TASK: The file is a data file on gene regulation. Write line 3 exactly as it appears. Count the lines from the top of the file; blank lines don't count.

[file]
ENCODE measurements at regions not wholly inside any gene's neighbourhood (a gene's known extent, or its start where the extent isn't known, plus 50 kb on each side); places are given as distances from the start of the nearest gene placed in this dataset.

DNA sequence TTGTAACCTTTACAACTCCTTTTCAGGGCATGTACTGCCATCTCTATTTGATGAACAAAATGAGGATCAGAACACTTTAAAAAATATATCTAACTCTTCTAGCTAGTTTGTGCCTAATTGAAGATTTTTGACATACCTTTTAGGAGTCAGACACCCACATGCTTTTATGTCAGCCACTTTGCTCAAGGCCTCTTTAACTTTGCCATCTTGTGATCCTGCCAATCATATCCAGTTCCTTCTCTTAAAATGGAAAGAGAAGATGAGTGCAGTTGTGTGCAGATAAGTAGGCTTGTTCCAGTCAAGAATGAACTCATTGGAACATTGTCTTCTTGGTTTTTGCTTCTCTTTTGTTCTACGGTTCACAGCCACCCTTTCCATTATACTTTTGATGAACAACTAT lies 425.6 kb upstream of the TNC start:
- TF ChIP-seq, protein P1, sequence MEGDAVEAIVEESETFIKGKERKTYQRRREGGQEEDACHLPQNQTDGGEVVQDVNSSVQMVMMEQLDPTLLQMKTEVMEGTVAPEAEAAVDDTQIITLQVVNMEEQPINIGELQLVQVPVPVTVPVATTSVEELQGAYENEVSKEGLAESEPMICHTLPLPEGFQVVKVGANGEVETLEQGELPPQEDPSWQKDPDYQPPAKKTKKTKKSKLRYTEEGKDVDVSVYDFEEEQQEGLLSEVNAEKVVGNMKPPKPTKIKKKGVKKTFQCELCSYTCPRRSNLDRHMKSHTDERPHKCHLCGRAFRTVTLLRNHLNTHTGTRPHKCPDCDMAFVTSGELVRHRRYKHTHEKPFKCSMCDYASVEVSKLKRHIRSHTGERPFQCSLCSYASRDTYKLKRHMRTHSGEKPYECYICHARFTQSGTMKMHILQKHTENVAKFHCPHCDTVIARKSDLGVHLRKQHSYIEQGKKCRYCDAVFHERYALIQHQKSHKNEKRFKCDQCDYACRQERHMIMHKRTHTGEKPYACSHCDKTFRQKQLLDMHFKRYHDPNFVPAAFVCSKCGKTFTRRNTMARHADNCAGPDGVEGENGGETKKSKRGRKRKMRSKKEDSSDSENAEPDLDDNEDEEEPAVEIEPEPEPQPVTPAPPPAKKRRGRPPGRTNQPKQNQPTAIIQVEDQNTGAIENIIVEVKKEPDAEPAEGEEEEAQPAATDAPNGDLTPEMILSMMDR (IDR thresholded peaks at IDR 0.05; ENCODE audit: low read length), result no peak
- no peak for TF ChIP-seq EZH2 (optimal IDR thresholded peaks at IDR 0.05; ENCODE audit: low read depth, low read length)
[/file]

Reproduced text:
- TF ChIP-seq, protein P1, sequence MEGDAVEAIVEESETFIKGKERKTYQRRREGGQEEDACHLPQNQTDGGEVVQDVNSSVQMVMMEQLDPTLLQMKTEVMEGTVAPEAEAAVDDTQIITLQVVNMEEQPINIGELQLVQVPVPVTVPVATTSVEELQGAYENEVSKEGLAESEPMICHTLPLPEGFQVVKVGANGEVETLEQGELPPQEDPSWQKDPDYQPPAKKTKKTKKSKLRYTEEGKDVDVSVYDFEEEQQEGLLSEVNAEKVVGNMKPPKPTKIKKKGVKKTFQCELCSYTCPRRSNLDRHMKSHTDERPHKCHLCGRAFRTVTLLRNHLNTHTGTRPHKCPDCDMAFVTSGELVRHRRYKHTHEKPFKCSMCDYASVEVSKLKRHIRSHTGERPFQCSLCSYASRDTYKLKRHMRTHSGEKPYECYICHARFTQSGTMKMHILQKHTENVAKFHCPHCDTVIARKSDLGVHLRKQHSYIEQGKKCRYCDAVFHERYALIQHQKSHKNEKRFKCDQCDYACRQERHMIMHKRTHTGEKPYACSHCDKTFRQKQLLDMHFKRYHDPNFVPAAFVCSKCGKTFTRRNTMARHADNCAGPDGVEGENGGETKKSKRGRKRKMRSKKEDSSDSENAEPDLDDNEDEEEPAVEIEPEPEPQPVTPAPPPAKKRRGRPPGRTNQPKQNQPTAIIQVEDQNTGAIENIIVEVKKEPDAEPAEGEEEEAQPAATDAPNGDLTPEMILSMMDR (IDR thresholded peaks at IDR 0.05; ENCODE audit: low read length), result no peak